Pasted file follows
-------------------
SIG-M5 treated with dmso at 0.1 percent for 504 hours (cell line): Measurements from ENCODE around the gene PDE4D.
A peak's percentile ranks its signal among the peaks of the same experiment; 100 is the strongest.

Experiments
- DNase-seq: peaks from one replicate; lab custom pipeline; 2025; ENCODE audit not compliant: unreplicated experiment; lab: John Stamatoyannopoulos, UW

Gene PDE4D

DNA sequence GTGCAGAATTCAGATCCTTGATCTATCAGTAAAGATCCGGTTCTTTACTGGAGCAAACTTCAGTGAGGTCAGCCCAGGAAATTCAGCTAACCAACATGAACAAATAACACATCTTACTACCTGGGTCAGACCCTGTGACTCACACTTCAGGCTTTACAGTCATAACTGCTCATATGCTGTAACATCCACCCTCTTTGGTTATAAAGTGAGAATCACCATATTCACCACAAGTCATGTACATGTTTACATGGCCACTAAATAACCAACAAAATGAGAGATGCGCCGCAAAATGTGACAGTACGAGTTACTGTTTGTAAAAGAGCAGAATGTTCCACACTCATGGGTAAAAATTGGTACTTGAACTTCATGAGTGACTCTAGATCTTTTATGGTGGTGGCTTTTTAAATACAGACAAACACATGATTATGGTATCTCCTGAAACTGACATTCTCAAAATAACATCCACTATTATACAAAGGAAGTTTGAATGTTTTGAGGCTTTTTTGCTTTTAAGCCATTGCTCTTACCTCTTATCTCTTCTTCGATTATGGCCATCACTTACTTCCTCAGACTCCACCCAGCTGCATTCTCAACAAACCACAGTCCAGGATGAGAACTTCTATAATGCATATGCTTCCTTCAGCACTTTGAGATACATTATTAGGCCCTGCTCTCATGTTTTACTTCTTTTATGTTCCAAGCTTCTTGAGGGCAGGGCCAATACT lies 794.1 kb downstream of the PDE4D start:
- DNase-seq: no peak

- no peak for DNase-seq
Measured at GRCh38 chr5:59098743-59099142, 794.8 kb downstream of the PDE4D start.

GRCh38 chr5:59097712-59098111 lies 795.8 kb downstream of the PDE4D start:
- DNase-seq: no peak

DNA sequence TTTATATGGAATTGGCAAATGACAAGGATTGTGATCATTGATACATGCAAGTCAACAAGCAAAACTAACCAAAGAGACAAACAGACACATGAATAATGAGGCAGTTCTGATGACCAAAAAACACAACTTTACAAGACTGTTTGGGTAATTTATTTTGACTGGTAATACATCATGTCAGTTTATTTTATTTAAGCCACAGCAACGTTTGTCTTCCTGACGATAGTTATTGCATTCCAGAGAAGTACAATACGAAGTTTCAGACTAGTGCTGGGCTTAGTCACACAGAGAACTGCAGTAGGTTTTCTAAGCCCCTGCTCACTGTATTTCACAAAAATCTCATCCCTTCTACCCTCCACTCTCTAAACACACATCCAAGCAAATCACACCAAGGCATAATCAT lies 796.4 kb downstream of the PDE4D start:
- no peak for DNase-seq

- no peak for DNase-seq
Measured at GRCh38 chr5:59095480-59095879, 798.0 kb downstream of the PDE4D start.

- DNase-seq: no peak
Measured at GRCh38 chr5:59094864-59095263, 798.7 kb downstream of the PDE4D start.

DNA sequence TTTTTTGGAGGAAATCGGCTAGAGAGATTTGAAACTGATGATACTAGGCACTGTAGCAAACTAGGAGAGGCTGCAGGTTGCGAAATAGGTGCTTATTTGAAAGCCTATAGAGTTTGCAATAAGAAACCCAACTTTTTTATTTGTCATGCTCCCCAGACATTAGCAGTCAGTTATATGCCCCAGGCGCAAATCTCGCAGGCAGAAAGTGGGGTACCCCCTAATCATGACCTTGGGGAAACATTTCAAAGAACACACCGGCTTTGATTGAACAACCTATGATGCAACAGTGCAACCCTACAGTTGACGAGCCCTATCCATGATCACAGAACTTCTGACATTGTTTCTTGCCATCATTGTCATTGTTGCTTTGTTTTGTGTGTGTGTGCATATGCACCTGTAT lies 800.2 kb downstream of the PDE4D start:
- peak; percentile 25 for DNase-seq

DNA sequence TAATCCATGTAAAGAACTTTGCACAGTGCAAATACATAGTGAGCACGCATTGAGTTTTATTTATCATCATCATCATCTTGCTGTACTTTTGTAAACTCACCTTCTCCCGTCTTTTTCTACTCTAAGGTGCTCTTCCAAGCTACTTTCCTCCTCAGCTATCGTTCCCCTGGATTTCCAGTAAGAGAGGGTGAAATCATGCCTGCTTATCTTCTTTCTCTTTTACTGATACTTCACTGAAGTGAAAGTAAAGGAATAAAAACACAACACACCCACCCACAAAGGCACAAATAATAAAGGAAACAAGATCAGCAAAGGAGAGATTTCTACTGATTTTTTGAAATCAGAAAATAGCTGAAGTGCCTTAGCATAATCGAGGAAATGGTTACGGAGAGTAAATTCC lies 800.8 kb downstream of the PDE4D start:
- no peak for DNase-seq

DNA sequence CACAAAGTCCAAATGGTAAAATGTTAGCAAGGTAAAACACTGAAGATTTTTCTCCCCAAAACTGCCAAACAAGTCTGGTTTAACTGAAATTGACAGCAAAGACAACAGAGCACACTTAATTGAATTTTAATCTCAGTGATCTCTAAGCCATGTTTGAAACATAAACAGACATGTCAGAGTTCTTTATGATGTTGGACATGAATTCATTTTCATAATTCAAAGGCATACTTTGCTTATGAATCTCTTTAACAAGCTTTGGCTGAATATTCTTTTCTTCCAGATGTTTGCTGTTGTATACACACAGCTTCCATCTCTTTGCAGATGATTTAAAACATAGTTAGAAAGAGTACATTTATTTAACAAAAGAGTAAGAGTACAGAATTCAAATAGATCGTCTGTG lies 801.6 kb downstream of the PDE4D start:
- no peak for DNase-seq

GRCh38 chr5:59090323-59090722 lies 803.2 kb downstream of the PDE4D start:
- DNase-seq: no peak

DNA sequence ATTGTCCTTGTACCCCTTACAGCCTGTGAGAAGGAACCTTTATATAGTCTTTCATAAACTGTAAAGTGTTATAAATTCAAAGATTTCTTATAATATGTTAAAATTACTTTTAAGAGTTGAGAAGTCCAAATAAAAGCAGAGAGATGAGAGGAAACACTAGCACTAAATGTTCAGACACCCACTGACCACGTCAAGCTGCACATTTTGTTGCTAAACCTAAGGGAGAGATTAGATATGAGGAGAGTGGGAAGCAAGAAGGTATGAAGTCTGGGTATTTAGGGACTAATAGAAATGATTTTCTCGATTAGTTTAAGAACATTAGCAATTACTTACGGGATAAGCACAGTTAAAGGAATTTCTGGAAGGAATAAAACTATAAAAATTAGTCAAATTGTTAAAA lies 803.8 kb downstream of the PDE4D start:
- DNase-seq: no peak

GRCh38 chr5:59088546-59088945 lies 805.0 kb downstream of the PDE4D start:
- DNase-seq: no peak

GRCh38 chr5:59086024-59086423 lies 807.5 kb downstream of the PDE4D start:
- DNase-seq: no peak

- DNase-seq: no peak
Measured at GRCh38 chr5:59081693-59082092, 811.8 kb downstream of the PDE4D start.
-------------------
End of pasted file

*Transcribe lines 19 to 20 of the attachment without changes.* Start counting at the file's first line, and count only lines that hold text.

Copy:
- peak; percentile 25 for DNase-seq

DNA sequence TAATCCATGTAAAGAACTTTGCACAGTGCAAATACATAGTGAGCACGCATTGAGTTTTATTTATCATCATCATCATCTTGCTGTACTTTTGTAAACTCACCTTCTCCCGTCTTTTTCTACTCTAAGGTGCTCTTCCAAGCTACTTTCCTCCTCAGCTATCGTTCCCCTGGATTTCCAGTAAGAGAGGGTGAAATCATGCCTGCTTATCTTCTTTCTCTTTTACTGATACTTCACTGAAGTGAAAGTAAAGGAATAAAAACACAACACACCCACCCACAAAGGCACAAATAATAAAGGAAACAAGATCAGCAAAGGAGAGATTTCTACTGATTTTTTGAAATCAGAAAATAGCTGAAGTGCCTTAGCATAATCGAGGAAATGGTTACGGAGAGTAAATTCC lies 800.8 kb downstream of the PDE4D start: